It’s fascinating to me that you can have two substances, like an acrylic headlight cover and a door seal in a car, that are composed of very similar molecules, and yet have completely different physical properties. One is stiff and transparent, and the other is soft, black and flexible. This knowledge has the potential to power a wide range of applications.
Using mathematical models, I try to describe and predict how molecules will behave together to create those properties. It’s not so easy to do with a single molecule, but if you look at a large group of them, patterns start to emerge. It’s a little like being a social scientist: You can’t tell much about a culture from a single person, but if you look at a large group of people, you can begin to make some generalizations.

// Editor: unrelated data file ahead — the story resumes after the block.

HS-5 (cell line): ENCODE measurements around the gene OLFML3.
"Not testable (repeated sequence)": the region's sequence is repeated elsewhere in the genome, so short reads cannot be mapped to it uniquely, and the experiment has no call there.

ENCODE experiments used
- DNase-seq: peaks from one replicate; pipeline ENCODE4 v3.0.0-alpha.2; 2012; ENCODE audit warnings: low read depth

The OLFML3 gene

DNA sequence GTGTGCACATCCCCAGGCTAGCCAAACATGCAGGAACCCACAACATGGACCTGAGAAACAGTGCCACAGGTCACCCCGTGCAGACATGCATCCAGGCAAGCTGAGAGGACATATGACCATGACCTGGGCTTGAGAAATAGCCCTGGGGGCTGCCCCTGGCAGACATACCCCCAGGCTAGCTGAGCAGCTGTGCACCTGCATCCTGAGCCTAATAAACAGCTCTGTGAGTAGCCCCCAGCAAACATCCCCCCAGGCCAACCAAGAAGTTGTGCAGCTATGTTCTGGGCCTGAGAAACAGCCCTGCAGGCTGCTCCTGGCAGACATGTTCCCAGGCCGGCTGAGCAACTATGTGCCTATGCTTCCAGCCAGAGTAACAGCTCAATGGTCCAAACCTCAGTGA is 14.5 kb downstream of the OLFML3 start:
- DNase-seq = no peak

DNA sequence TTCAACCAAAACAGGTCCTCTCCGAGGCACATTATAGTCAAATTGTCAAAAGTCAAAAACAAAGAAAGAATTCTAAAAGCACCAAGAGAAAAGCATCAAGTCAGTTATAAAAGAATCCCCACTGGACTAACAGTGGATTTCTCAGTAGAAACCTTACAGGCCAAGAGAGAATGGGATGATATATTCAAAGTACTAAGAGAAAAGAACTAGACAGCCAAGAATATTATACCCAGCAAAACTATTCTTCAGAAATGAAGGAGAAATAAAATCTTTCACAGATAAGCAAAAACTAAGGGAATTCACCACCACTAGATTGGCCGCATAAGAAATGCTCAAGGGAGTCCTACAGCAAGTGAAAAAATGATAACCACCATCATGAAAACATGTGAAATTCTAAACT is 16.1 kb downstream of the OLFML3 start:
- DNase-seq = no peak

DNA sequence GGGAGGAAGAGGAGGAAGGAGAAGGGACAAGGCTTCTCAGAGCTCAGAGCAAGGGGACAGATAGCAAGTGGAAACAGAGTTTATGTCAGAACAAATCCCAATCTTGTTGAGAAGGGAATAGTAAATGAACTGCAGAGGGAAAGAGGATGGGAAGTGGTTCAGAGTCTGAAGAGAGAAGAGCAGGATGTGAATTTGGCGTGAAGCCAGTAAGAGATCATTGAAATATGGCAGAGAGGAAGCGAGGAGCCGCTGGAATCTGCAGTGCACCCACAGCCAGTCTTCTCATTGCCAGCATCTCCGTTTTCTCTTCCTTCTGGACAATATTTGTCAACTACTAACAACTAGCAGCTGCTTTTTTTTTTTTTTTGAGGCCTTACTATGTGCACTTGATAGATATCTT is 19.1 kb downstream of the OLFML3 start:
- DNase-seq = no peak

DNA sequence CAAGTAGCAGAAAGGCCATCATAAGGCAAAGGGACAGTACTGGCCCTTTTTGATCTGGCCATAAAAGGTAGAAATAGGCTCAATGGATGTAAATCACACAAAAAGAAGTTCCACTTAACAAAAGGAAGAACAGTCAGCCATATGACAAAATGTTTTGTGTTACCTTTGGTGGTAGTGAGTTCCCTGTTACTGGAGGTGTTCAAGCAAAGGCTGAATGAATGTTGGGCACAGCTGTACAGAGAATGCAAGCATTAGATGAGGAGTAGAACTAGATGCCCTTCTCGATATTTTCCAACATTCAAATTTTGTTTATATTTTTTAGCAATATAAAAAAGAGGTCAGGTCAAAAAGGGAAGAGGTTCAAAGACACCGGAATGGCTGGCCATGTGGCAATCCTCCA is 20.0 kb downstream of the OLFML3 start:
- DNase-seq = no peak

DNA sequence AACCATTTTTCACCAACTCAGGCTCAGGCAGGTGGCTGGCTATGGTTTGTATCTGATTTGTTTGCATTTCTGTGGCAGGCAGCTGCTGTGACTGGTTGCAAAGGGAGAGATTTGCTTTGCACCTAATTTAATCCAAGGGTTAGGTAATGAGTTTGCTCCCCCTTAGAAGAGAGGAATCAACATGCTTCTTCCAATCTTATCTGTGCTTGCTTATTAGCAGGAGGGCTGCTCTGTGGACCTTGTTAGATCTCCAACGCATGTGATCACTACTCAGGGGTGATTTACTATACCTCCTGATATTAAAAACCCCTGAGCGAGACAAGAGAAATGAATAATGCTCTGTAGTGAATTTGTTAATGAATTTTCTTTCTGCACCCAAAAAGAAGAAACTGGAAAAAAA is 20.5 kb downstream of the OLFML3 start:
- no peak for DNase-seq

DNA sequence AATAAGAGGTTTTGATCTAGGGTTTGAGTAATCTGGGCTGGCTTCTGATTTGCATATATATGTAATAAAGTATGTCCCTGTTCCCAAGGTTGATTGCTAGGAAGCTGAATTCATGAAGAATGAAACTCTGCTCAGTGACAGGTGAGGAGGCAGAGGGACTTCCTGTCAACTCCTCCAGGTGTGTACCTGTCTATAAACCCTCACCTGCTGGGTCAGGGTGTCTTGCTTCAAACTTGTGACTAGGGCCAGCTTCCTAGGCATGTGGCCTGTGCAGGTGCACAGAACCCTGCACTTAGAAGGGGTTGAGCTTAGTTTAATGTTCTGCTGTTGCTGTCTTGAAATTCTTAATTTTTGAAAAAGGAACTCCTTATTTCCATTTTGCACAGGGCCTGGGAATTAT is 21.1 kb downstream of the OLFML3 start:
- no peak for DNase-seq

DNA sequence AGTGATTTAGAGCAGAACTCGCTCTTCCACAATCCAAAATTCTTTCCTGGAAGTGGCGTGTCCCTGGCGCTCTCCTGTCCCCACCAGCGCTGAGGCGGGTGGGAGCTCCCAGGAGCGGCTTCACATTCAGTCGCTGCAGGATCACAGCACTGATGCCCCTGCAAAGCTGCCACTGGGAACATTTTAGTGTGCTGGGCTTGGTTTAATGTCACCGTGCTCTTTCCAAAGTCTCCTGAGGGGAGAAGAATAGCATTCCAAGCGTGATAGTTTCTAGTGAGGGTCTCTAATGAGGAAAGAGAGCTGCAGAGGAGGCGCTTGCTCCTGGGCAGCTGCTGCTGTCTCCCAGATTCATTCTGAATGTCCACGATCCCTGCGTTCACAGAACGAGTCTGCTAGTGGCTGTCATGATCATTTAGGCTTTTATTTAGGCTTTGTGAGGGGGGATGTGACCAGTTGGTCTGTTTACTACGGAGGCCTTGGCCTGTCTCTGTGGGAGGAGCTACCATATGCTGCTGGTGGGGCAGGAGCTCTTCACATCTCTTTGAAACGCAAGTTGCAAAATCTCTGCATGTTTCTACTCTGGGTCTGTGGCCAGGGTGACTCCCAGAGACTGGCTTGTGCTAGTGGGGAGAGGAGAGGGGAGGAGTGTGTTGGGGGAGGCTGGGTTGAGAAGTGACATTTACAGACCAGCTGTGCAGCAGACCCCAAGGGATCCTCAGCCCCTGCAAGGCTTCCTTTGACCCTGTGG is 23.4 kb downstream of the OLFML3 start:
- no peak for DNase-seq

Using math to predict outcomes is something I’m passionate about. In math, there are these natural truths that are kind of miraculous in my mind. They enable you to predict how things will behave. In middle school, I learned about planar geometry and was amazed – pick up any triangular shape and add up the interior angles and the outcome will always be 180 degrees. This certainty begins to unlock a language of logic that can help make sense of many things in the world.